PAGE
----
Refinement Database

Database on Refinement of Housing, Husbandry, Care, and Use of Animals in Research

This database, created in 2000, is updated every three months with newly published scientific articles, books, and other publications related to improving or safeguarding the welfare of animals used in research.

Links to the full text for publications that appear in open access journals or are published on the AWI website are provided under the abstract.

Tips for using the database:

  • This landing page displays all of the publications in the database.
  • Use the drop-down menus to filter these publications by Animal Type and/or Topic.
  • Clicking on a parent category (e.g., Rodent) will include publications relating to all the items in that category (e.g., Chinchilla, Gerbil, Guinea pig, etc.).
  • You may also add a keyword to further narrow your search.
  • Please note that at this time, only publications dated 2010 or later (with some exceptions) can be filtered by Animal Type and Topic. Most publications older than 2010 can only be searched by keyword. 

Atlantic salmon (Salmo salar) are an economically and ecologically important fish species that interact with humans during farming, fishing and research operations. Routine handling in nets exposes fish to mesh and causes scale loss. To...

The concept of the 3Rs (Refinement, Reduction and Replacement) has been used as a framework for improving the welfare of laboratory animals for the last half century. By establishing an animal-centric view on housing and...

We examined the influence of cage enrichment and different types of short-term experiences on the temperament of farmed mink. We used juvenile Palomino mink (n = 600, housed in pairs of one male and one female) in...

Broodstock rearing conditions and handling procedures should be optimized in aquaculture species in order to benefit fish welfare and guarantee optimal conditions for spawning. In teleosts, basal cortisol levels display daily rhythms, oscillating along the...

Fish welfare is still a relatively new field. As such, regulations and protocols to ensure fish welfare are currently limited and vary considerably in different jurisdictions. This is in part because of the ongoing controversy...

In this review, we focus primarily on the refinement of common methods used in fish research based on emerging knowledge with the aim of improving the welfare of fish used in scientific studies. We consider...

The number of fish used in research has increased in the last decades. Anaesthesia is required when fish must be held immobile and it is crucial to promote fish welfare, because these vertebrates can show...

In fiscal year 2016, agricultural animals such as swine, sheep, goats, and cattle represented 10% of the 820 812 animals used in USDA-regulated research. In addition to traditional agricultural animals, research studies using captive wildlife...

Fishes in captivity, such as those used in laboratory research, may experience handling on a regular basis. In the laboratory, handling is usually done with dip-nets, and involves pursuit, confinement and capture and removal of...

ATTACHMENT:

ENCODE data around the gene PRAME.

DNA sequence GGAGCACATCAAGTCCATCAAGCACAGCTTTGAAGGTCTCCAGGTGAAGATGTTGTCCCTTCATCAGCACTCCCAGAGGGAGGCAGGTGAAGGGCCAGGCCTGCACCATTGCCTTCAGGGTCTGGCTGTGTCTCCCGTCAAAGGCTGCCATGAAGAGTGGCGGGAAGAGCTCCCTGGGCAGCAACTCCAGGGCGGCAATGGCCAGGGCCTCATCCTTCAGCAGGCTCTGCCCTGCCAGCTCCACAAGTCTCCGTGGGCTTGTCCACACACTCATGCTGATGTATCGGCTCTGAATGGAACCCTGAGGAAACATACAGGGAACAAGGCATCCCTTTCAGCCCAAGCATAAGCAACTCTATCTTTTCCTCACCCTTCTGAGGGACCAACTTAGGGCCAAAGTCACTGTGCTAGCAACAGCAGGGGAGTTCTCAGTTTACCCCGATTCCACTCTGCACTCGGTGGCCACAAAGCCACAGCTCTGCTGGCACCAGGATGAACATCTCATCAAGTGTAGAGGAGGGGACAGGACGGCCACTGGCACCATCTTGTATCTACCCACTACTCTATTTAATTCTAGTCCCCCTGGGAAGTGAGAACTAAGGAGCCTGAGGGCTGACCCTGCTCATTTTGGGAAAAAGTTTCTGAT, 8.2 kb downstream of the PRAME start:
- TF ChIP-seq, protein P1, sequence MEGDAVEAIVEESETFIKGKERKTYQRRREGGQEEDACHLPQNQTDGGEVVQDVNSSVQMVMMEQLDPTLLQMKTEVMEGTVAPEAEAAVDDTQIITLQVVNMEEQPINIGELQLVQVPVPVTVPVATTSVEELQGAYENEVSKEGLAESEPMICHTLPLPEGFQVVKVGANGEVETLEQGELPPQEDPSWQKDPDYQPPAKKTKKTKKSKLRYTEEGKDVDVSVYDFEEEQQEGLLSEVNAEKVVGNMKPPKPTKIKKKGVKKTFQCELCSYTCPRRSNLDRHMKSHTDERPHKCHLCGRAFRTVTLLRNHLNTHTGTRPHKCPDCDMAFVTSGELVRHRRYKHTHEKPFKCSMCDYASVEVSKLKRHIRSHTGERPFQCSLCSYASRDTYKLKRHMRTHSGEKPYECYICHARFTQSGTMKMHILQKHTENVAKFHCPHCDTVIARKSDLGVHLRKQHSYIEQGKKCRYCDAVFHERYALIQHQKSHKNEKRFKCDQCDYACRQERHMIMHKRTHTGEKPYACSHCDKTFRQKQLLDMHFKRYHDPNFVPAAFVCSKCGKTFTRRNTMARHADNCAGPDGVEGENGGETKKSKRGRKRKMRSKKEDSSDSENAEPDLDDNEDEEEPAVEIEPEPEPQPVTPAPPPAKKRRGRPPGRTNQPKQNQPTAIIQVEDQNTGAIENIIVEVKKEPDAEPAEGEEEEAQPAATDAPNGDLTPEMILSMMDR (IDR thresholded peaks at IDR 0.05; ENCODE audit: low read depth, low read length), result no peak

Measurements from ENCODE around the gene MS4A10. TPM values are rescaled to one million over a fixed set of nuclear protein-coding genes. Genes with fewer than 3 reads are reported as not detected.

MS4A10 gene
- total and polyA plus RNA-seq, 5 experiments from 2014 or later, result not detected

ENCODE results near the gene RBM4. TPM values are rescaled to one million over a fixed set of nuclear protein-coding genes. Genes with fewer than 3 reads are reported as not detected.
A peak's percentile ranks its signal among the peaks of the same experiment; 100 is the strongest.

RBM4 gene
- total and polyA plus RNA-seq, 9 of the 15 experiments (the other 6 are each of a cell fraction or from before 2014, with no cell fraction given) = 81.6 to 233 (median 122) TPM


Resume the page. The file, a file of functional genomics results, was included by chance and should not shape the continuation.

Analgesics are an integral part of routine pain management in mammals, yet their use in fish is still limited. Some recommendations on the use of analgesics in fish are currently in the literature; however, information...

The use of agricultural animals in biomedical research is increasing. Their overall size and metabolic rate, organ size, longer gestation period, and other physiological similarities make them good candidates for animal models of human disease...

Aquatic vertebrates and cephalopods, amphibians, reptiles, and birds offer unique safety and occupational health challenges for laboratory animal personnel. This paper discusses environmental, handling, and zoonotic concerns associated with these species.

Research has recently demonstrated that larval zebrafish show similar molecular responses to nociception to those of adults. Our study explored whether unprotected larval zebrafish exhibited altered behaviour after exposure to noxious chemicals and screened a...

Local anesthetics are an integral part of routine pain management in mammals, yet their use is relatively limited in fish, amphibians and reptiles. These animals frequently undergo potentially painful surgical procedures and therefore could possibly...

Fish are known to respond to a wide range of irritant chemicals, displaying clear behavioural changes after exposure to potentially noxious stimuli. Recent evidence shows that these agents can have an impact on larval forms...

Recent studies have demonstrated that fish exhibit behavioural responses to noxious stimuli, including mechanical, chemical or thermal stimulation. In many cases, these responses are characterised by a reduction in the locomotor activity, which in turn...

Home Office guidelines recommend the use of analgesics for all protected species, including fish during scientific procedures likely to result in pain, suffering, distress and lasting harm. In larger fish species some drugs have shown...

The ornamental fish trade is estimated to handle up to 1.5 billion fishes. Transportation and handling of fishes imposes a range of stressors that can result in mortality at rates of up to 73%. Given...

Anaesthesia is used daily in fish experimental procedures; however, the use of an inadequate anaesthetic protocol can compromise not only the animal’s welfare but also the reliability of results. The use of zebrafish (Danio rerio)...

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